The 35-hour work week has all of France in its thrall. This film turns it into a feature about economic and familial politics. Frank, a business school graduate, returns to his provincial ... See full summary »
In December of 1999, François organizes a retreat to a small island for himself, some friends, and their children to avoid the craziness of Paris during the turn of the millennium. Things ... See full summary »
On the beaches of Kenya they're known as "Sugar Mamas" -- European women who seek out African boys selling love to earn a living. Teresa, a fifty-year-old Austrian and mother of a daughter ... See full summary »
In a remote, isolated Yazidi Kurdish village in post-Soviet Armenia, Hamo, a widower with a pitiful pension and three worthless sons, travels daily to his wife's grave. There he meets the ... See full summary »
Haiti, late 1970's. Sea, sex and sun for Ellen, Brenda and Sue, three North American ladies, on the wrong side of forty or fifty-odd, going through an enchanted interlude. Lonely, forsaken, neglected by men in their native countries, they can indulge here in carnal exultation without shame, thanks to handsome local young men they pay a few dollars. Ellen is a Boston French literature professor, Brenda, an unfulfilled wife from Savannah, Georgia and Sue, a sexually frustrated but good-natured Canadian factory worker. In this second garden of Eden they don't care too much about the neighboring poverty nor about Baby Doc's violent dictatorship. The trouble is that that two of the three women have sights on a single man, Legba. And Legba is beginning to be fed up with being a stud... Written by
Visa d'exploitation en France: #107737. See more »
When Brenda is desperately looking for Legba and she wanders around the village at night, one of the guys she crosses by is wearing a Larry Johnson NBA New York Knicks basketball jacket with number 2. Larry Johnson played for the Knicks in the mid '90s. See more »
I was born in Cap-Haitien, in northern Haiti. I'm from a family of patriots. My whole family fought the Americans during the 1915 occupation. I think my father never shook a white man's hand. He saw them as lower than monkeys. He used to say: "I look behind a white man, to see if he has a tail." My grandfather didn't bother with that. To him, a white man was an animal, period. When he talked about "the white man," he really meant Americans. The invaders, occupiers, people who dared to tread on ...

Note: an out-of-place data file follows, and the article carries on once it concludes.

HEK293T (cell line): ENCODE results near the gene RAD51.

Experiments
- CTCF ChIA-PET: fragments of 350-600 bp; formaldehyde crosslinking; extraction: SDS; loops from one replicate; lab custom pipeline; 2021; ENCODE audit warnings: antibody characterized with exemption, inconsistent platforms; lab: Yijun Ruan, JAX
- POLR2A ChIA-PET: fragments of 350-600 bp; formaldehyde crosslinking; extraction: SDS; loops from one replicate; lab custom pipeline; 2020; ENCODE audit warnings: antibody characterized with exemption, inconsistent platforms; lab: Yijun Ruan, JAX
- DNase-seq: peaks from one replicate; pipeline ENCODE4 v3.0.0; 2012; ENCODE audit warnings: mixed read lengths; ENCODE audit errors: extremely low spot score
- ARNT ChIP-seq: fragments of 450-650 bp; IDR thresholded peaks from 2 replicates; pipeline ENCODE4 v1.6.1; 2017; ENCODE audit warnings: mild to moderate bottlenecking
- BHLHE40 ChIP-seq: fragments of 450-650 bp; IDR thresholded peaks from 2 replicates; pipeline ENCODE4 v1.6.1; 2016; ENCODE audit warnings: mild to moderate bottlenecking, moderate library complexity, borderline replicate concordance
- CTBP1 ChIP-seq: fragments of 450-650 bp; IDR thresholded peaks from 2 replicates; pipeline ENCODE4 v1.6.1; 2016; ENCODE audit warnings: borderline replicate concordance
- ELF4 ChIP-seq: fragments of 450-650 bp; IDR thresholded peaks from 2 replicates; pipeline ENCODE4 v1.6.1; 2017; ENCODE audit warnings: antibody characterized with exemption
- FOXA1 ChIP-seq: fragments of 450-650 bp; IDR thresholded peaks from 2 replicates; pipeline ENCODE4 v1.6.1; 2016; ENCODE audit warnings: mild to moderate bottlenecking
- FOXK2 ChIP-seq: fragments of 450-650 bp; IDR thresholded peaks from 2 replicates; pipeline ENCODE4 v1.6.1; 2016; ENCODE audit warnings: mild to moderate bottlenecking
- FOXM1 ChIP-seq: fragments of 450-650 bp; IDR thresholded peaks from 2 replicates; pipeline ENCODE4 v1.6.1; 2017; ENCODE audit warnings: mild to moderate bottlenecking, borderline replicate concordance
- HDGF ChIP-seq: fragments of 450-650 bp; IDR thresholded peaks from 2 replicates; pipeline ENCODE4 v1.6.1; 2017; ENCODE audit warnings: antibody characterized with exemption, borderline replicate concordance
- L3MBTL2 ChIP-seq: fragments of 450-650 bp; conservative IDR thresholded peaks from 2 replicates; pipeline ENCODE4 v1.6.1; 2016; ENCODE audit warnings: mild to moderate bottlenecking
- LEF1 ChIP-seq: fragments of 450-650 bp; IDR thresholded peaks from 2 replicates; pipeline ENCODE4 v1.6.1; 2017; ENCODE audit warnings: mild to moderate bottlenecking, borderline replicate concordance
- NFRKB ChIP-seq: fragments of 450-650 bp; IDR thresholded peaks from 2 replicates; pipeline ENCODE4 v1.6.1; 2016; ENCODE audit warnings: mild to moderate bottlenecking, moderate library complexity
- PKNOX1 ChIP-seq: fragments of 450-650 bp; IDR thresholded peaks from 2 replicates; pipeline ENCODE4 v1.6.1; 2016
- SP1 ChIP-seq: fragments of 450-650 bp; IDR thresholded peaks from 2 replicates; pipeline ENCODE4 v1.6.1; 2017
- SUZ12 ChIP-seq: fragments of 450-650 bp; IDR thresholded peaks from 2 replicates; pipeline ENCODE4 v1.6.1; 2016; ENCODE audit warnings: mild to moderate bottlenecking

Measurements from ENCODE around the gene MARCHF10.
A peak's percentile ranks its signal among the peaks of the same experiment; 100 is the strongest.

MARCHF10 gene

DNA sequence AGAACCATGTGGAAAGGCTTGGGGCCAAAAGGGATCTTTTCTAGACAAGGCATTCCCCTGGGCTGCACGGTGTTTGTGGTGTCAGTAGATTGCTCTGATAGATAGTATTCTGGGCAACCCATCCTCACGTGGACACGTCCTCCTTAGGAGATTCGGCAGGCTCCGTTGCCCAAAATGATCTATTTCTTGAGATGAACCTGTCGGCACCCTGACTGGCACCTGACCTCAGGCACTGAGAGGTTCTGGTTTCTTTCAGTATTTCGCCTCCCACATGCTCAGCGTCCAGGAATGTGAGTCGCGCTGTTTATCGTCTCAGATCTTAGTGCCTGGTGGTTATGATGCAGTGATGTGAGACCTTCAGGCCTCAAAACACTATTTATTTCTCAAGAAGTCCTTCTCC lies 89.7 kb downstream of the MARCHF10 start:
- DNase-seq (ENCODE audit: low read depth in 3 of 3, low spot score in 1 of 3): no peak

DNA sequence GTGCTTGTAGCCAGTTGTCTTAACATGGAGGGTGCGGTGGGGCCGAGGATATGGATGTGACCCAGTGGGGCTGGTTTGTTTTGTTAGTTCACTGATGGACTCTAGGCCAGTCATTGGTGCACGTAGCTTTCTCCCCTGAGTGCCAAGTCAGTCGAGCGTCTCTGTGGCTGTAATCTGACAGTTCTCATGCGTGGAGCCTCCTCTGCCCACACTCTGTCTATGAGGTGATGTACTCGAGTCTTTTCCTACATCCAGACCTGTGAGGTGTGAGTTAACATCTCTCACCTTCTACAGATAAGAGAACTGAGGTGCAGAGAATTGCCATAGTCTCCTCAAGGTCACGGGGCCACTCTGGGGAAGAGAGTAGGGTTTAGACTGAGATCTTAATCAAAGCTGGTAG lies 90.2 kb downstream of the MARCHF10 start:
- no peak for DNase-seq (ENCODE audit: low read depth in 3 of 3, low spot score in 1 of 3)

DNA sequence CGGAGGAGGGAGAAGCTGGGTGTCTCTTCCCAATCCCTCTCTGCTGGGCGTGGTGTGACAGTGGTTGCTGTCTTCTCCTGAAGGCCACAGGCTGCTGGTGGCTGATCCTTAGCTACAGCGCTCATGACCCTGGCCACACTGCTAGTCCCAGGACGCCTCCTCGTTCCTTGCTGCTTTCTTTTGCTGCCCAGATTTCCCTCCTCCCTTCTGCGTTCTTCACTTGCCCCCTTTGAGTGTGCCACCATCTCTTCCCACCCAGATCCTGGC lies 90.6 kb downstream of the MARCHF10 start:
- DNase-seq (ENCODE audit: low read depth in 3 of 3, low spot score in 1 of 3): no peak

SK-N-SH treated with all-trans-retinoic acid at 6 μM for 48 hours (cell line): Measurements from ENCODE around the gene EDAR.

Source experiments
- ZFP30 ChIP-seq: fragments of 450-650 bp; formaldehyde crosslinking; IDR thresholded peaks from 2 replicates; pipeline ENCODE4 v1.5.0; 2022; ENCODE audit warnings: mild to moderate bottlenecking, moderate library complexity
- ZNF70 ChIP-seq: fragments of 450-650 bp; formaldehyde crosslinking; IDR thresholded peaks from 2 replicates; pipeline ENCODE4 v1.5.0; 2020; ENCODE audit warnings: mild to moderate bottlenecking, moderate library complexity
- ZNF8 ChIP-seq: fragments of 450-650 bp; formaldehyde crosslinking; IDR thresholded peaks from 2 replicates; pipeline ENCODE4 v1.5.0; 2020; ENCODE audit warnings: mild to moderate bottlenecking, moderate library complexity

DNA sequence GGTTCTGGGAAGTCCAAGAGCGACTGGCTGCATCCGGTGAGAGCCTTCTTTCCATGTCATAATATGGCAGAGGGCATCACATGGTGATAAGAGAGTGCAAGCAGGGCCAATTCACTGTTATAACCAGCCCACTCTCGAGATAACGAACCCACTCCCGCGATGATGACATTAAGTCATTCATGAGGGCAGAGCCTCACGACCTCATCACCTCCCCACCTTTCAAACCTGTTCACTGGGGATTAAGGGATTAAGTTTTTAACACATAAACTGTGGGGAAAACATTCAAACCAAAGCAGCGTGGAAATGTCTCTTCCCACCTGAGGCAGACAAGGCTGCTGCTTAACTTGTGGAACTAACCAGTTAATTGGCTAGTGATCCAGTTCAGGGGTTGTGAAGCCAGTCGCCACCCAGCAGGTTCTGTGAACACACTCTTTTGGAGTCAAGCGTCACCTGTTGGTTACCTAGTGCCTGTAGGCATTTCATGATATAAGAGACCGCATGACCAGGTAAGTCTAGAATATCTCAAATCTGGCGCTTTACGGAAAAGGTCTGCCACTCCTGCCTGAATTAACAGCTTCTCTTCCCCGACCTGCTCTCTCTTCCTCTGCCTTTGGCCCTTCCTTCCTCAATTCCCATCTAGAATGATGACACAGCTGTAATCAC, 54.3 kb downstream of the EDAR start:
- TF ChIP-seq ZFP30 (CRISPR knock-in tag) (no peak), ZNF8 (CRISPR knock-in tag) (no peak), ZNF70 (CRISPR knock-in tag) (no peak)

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One of those films that bit off more than it could chew. The subject could hardly be more challenging and raises multiple, complex issues : female sexuality, male prostitution, North- South relations. But the treatment somehow fails to tackle any of them convincingly. The film is surprisingly claustrophobic, most of it taking place in a "huit clos" atmosphere with mostly close-up and medium shots - this is presumably the director's choice, but the effect, as far as I was concerned, was to make it feel like one of those rather unsuccessful screen versions of stage plays. Much of the dialogue sounded thin and false to my ear. One good point - Karen Young's sensitive portrayal of Brenda. Charlotte Rampling did almost too well what was expected of her and the resultant performance is perhaps a trifle predictable.
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